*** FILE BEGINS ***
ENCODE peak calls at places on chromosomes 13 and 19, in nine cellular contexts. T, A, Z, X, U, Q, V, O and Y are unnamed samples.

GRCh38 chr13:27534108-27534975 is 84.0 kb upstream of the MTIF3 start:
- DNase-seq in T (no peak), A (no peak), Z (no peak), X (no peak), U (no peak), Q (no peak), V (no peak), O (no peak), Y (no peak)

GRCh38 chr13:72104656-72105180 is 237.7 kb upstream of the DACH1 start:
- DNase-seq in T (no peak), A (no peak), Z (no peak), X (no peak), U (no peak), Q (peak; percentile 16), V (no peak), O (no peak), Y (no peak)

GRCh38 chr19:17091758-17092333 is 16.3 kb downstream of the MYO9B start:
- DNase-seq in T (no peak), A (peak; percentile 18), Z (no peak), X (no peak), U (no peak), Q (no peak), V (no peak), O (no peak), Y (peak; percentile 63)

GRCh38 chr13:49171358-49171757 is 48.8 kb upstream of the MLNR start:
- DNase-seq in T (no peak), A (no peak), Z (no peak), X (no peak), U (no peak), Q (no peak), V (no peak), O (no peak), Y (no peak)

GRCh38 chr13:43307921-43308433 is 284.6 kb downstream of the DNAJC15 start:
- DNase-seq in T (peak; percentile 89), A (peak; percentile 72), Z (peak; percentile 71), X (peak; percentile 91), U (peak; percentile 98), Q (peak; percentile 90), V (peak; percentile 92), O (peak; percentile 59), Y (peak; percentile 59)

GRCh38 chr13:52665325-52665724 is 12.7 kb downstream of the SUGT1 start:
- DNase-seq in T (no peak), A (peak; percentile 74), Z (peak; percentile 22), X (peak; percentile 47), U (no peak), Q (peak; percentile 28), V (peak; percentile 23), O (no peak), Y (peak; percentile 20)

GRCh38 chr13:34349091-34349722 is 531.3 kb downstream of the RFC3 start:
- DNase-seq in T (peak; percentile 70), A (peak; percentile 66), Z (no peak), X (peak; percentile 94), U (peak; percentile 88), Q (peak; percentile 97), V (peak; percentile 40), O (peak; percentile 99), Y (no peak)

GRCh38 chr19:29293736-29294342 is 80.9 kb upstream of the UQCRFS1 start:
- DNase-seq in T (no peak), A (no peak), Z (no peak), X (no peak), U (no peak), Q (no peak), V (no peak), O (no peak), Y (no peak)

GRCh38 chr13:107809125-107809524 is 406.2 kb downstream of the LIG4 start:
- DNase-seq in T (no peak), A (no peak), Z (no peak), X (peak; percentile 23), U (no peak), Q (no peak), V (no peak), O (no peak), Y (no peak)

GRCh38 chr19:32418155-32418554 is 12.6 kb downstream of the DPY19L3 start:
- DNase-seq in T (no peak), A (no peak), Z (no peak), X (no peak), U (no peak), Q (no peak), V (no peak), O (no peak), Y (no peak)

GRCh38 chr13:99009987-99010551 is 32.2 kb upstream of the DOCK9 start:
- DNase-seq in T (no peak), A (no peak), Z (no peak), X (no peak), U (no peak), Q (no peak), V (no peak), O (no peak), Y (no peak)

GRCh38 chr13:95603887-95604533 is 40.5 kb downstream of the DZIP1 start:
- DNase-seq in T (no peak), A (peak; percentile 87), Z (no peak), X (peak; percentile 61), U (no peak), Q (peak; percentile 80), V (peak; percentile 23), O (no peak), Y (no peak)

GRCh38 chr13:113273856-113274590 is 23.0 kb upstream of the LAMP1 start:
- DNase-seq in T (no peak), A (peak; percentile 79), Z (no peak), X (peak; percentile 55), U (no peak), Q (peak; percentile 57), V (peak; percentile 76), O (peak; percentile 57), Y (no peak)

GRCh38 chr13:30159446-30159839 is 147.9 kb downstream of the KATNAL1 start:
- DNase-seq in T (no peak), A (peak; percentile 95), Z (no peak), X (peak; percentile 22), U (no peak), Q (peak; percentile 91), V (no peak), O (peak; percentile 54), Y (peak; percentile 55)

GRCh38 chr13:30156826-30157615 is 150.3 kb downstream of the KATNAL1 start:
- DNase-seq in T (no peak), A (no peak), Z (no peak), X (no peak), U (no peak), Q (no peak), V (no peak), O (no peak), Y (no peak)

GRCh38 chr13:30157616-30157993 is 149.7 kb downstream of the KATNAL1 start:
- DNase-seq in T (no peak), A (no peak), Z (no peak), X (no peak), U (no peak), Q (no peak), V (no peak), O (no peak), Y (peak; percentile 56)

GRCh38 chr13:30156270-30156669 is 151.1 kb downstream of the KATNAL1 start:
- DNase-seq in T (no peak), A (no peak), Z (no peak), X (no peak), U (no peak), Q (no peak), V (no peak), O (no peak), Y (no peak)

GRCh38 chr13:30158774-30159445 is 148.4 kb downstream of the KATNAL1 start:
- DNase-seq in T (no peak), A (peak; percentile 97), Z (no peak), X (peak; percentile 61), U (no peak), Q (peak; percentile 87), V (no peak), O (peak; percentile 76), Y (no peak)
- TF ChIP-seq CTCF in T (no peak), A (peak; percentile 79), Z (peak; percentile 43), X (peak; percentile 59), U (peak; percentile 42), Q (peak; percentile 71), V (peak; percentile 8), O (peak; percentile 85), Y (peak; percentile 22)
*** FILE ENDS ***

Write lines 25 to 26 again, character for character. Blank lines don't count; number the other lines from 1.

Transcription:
- DNase-seq in T (no peak), A (peak; percentile 87), Z (no peak), X (peak; percentile 61), U (no peak), Q (peak; percentile 80), V (peak; percentile 23), O (no peak), Y (no peak)

GRCh38 chr13:113273856-113274590 is 23.0 kb upstream of the LAMP1 start: